THE VAGINA CATALOGUE

A cosmetic surgeon who took an intimate photograph of a patient to add to his album of ‘unusual’ genitalia has been banned for three months.

Dr Erik Scholten was about to replace the anaesthetised woman’s breast implants when he apparently noticed a rare characteristic.

Scholten suggested other women might want a corrective operation and indicating the woman’s vagina he said to a nurse ‘Look at hers, she’s not complaining.’

He then produced his iphone, and pulled aside the woman’s surgical pants to take a a picture of her on his iphone.

The father-of-two, who is a specialist in female genital cosmetic surgery, told the Medical Practitioners Tribunal Service he ‘only took one photograph.’

Scholten, who has a ‘super specialist’ interest in women’s vaginas, planned put the picture in his portfolio of genitalia to show other patients who were dissatisfied by their bodies.

The private surgeon was suspended from the Fitzwilliam Hospital in Peterborough, Cambridgeshire after the matron ‘dragged him like a naughty schoolboy’ to apologise to the woman and her husband.

The husband wanted to punch the surgeon after he found out what had happened.

Scholten explained he had taken the photograph because there was an unusual amount of skin around the woman’s clitoral hood.

The panel, chaired by Dr Malcolm Phillips, found his actions ‘brought the profession into disrepute’ and suspended his registration for three months.

Dr Phillips said: ‘The panel has had regard to all the evidence put forward in mitigation.

‘It has noted the overwhelming evidence that you are a skilled and dedicated doctor who has a valuable contribution to make to the medical profession.

‘Notwithstanding this, the panel has a duty to maintain public confidence in the profession.

‘The panel has concluded that a period of suspension will send the right message to you and to the profession that your behaviour has been unacceptable.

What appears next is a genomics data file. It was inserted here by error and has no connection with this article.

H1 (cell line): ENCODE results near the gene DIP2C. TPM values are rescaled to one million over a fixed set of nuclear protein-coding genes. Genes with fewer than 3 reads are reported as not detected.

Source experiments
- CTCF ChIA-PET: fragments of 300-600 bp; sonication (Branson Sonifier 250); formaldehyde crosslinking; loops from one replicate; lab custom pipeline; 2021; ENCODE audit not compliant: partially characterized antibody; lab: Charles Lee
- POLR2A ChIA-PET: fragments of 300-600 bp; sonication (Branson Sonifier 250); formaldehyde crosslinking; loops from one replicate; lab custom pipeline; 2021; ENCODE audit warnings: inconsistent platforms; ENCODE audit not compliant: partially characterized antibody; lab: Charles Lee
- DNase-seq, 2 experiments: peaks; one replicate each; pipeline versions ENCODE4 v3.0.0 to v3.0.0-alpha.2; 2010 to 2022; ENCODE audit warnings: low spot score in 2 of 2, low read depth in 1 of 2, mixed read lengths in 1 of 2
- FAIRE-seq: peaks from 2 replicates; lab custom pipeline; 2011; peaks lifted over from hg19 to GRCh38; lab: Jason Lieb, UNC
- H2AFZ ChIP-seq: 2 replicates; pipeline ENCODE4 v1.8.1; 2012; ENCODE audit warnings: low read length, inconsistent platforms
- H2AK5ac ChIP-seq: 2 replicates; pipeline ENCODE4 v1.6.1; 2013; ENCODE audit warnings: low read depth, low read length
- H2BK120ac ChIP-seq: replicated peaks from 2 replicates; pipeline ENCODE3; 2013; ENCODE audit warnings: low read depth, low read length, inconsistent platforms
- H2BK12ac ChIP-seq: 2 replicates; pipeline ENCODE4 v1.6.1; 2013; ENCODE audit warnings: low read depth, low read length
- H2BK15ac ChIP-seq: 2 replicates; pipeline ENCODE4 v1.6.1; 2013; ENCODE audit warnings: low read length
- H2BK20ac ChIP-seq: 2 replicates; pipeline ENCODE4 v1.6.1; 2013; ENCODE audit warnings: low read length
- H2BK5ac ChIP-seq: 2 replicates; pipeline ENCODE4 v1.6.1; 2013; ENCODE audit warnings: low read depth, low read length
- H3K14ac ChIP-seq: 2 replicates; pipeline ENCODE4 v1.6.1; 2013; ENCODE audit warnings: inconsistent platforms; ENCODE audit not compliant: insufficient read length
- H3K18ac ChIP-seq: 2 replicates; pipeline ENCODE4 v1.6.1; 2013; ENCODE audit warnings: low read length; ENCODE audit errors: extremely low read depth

‘Furthermore, it will be sufficient to declare and uphold proper standards of conduct and behaviour and to maintain confidence in the medical profession.

‘The panel has therefore determined to suspend your registration for a period of three months, which it considers is a proportionate and appropriate sanction.’

The ban will take effect in 28 days, unless the doctor lodges an appeal, but the panel imposed an immediate order of suspension to stop Scholten working until then.

Scholten was temporarily suspended by the GMC in April 2012, but allowed to return to work following a High Court ruling in January this year.

The surgeon told the hearing the incident has had a ‘catastrophic’ effect on his life.

He is now bankrupt, has had his BMW repossessed and has been forced to sell his three-storey Bedford home.

‘It was wrong. I took a photograph without her consent. I got carried away by my super specialist interest and I’m fully aware that was wrong,’ he said

‘It was a devastating episode in my life and perhaps also in the patient’s life and I’m therefore grateful the GMC have not asked the patient to appear here as a witness because that would have been devastating for her.

‘She has expressed the feeling she didn’t want my career to be ruined over this.’

The woman had the operation to change her PIP breast implants at the Peterborough private hospital, run by Ramsey Health Care, on February 27 last year.

She gave her consent for the surgeon to capture before and after photographs of her breasts and was taken into the theatre where she was anaesthetised.

When nurse Denise Jackman quizzed the doctor over the image he told her it was fine as the patient could not be identified from the picture of her genitals.

‘I was surprised she was exposed in that area. It was surreal. I could not quite believe it had happened and it stunned me,’ Miss Jackman said in a statement.

The patient said afterwards: ‘I feel I have lost my trust in the profession.
‘I have an unrelated operation coming up and I’m just really nervous about it wondering what might happen.’

Just days after the operation, on March 5, Dr Scholten made a phone call to a ‘stunned’ patient to tell her he had been suspended.

On the same day she received a letter from his solicitor apologising ‘unreservedly’ and stating he had taken the photo to put in a portfolio of women’s genitalia to show to other patients.

It read: ‘I am always adding to my portfolio of different female genitalia to show prospective patients and I was hoping, with your consent, to do so with yours.

‘I would have discussed this with you and, of course, had you objected, I would have disposed of the imagery immediately.’

At the time of the incident, Scholten was a self-employed private surgeon who practiced at a number of hospitals in and around London.

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